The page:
Abstract 17526: Engineering Prokaryotic Sodium Channels for Generation and Control of Mammalian Tissue Excitability
Introduction: Treatment of various excitability tissue disorders is often hampered by the inability to stably overexpress large mammalian voltage-gated sodium channels (VGSC) via viral delivery methods. Here we propose that the small gene size of prokaryotic sodium channels (BacNav) could be utilized to generate and directly enhance mammalian tissue excitability.
Methods: We created a mutant library of BacNav with varying biophysical characteristics and performed computational simulation to predict their effects on electrical properties of engineered excitable cells. We then transduced multicistronic lentiviruses expressing select BacNav mutants, Kir2.1, and Cx43 channels in human dermal and ventricular fibroblasts to generate electrically excitable cells capable of action potential conduction. Structural and functional characterization of engineered fibroblasts (E-Fibs) were conducted via immunostaining, cell coupling analyses, patch clamp, and optical mapping.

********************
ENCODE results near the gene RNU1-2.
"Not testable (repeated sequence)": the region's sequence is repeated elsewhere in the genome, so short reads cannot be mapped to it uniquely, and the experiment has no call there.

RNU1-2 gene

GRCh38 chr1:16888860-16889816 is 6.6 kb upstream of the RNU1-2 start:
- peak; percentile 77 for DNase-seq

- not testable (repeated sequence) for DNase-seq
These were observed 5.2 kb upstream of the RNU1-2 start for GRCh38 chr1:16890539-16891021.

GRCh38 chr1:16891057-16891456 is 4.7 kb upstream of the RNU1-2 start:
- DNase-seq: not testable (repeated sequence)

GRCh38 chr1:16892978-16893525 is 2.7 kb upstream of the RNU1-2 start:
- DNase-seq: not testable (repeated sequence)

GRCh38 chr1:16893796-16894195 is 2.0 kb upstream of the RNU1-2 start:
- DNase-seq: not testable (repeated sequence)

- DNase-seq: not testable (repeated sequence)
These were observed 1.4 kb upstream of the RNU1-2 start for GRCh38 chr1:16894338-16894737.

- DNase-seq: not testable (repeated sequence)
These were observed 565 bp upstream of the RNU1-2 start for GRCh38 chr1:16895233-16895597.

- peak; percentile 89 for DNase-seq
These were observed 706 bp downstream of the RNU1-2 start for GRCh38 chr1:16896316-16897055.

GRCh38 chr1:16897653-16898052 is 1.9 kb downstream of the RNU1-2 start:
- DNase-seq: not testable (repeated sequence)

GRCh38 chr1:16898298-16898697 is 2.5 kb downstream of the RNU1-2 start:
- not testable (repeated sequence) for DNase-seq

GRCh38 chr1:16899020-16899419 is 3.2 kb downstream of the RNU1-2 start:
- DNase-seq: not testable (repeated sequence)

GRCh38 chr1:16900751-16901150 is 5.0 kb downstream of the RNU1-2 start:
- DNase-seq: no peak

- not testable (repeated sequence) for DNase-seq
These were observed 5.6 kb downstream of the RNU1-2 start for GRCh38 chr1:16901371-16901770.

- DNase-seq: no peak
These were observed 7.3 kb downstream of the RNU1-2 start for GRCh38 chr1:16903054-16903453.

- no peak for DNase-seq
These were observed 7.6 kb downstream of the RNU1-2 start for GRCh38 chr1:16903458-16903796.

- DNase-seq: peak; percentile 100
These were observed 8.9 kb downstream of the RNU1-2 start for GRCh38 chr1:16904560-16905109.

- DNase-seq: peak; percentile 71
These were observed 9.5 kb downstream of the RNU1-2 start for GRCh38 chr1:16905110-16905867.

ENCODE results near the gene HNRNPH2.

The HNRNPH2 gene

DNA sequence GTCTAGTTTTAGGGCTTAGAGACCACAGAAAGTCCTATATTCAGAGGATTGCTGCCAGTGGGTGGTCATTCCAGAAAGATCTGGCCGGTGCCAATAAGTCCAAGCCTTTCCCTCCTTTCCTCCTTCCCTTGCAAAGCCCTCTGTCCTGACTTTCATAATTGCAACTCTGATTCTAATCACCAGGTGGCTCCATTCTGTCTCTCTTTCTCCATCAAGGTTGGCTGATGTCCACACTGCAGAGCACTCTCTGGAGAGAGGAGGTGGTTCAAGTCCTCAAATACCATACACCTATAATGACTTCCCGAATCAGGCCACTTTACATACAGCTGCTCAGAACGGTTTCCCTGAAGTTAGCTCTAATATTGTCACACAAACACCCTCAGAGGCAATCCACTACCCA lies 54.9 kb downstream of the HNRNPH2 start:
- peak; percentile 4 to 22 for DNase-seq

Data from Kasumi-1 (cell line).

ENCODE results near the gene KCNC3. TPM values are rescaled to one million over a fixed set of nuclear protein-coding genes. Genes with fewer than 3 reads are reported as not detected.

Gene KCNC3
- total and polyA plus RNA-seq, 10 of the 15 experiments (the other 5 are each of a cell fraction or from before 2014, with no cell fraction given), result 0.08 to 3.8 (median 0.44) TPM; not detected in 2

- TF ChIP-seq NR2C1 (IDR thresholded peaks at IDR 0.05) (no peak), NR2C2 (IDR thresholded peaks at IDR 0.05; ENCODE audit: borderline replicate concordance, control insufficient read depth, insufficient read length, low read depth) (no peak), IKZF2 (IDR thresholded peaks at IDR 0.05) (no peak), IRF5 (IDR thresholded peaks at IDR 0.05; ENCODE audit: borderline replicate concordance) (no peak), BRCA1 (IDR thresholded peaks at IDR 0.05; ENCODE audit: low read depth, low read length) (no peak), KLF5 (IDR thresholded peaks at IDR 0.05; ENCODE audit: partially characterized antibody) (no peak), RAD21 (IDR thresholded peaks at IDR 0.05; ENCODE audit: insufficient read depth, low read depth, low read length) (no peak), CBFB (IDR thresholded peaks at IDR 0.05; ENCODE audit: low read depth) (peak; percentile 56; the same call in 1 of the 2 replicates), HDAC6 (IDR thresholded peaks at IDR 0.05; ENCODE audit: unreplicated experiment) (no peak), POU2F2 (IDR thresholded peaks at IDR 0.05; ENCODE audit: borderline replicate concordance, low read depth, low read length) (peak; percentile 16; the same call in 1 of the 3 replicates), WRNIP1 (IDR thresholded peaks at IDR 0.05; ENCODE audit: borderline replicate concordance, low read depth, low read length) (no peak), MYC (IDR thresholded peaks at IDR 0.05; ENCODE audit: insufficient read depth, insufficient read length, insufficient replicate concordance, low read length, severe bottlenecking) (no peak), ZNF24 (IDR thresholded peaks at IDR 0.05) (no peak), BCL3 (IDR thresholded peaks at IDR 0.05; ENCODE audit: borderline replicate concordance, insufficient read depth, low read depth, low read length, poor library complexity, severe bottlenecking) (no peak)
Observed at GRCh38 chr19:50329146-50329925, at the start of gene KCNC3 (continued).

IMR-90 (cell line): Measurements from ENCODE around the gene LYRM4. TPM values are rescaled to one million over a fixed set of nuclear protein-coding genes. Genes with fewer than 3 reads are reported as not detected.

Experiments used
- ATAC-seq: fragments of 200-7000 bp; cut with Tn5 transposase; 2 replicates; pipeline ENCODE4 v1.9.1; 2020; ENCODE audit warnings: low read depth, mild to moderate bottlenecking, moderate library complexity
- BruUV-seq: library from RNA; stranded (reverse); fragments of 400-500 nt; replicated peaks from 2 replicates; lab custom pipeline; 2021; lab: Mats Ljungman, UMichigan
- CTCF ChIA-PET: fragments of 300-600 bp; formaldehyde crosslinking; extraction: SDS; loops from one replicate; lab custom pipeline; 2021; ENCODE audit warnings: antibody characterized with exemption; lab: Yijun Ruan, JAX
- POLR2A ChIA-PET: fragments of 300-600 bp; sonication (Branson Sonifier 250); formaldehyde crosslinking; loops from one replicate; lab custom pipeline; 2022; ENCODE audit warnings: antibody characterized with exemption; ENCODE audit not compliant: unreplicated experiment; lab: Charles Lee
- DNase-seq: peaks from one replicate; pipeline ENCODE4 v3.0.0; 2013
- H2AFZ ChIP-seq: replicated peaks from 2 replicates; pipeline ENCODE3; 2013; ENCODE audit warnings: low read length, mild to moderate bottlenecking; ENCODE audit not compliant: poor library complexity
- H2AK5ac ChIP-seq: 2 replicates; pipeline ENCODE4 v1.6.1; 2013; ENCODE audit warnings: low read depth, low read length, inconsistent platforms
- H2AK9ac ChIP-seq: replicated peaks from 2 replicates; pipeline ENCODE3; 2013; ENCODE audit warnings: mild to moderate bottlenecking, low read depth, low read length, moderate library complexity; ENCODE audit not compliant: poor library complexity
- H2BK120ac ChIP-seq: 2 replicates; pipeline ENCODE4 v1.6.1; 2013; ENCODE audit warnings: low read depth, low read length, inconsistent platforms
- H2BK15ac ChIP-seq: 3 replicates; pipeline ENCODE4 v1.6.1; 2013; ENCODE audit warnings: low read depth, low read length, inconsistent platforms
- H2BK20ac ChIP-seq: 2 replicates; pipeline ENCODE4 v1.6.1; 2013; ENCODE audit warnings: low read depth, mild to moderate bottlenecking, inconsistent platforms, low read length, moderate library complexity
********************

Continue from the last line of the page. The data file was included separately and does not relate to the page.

Results: We efficiently generated excitable cells exhibiting wide ranges of action potential durations (75 to 582 ms), maximum upstrokes (19 to 170 V/s), and conduction velocities (3 to 21 cm/s). E-Fibs maintained stable electrophysiological phenotypes despite significant cell expansion or conversion into myofibroblasts. In an in vitro model of interstitial fibrosis, E-Fibs successfully recovered impaired cardiac conduction (Fig. 1a-c). Furthermore, expression of select BacNav mutant in mammalian excitable tissue rescued conduction failure under high extracellular potassium condition where endogenous Nav1.5 channels were largely inactivated (Fig. 1d-f).
Conclusions: We developed a robust computational and experimental platform for engineering, screening and utilization of BacNav channels to create de novo excitable human tissues or recover impaired tissue excitability. These results could pave ways for new cell and gene therapies for arrhythmogenic heart diseases.
Author Disclosures: H. Nguyen: None. N. Bursac: None.
- © 2016 by American Heart Association, Inc.